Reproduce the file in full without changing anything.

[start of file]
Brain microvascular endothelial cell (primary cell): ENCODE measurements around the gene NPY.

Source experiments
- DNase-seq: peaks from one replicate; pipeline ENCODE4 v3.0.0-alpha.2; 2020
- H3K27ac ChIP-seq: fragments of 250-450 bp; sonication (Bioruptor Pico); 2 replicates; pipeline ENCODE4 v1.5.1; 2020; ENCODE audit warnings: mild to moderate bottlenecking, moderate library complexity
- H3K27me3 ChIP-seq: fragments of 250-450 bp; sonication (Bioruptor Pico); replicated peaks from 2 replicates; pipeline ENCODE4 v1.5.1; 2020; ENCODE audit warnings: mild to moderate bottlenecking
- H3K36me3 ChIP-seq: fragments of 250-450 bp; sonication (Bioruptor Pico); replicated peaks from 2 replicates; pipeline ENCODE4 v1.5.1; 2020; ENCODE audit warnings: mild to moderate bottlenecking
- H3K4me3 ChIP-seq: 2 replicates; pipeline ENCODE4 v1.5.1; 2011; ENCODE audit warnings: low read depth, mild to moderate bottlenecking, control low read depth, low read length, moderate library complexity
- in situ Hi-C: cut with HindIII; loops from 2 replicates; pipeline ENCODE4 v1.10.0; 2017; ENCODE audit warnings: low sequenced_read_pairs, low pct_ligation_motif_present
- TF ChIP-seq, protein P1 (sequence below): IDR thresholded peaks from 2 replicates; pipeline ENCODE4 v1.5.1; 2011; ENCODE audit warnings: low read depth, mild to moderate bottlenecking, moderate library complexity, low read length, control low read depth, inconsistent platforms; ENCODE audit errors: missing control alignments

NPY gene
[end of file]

Brain microvascular endothelial cell (primary cell): ENCODE measurements around the gene NPY.

Source experiments
- DNase-seq: peaks from one replicate; pipeline ENCODE4 v3.0.0-alpha.2; 2020
- H3K27ac ChIP-seq: fragments of 250-450 bp; sonication (Bioruptor Pico); 2 replicates; pipeline ENCODE4 v1.5.1; 2020; ENCODE audit warnings: mild to moderate bottlenecking, moderate library complexity
- H3K27me3 ChIP-seq: fragments of 250-450 bp; sonication (Bioruptor Pico); replicated peaks from 2 replicates; pipeline ENCODE4 v1.5.1; 2020; ENCODE audit warnings: mild to moderate bottlenecking
- H3K36me3 ChIP-seq: fragments of 250-450 bp; sonication (Bioruptor Pico); replicated peaks from 2 replicates; pipeline ENCODE4 v1.5.1; 2020; ENCODE audit warnings: mild to moderate bottlenecking
- H3K4me3 ChIP-seq: 2 replicates; pipeline ENCODE4 v1.5.1; 2011; ENCODE audit warnings: low read depth, mild to moderate bottlenecking, control low read depth, low read length, moderate library complexity
- in situ Hi-C: cut with HindIII; loops from 2 replicates; pipeline ENCODE4 v1.10.0; 2017; ENCODE audit warnings: low sequenced_read_pairs, low pct_ligation_motif_present
- TF ChIP-seq, protein P1 (sequence below): IDR thresholded peaks from 2 replicates; pipeline ENCODE4 v1.5.1; 2011; ENCODE audit warnings: low read depth, mild to moderate bottlenecking, moderate library complexity, low read length, control low read depth, inconsistent platforms; ENCODE audit errors: missing control alignments

NPY gene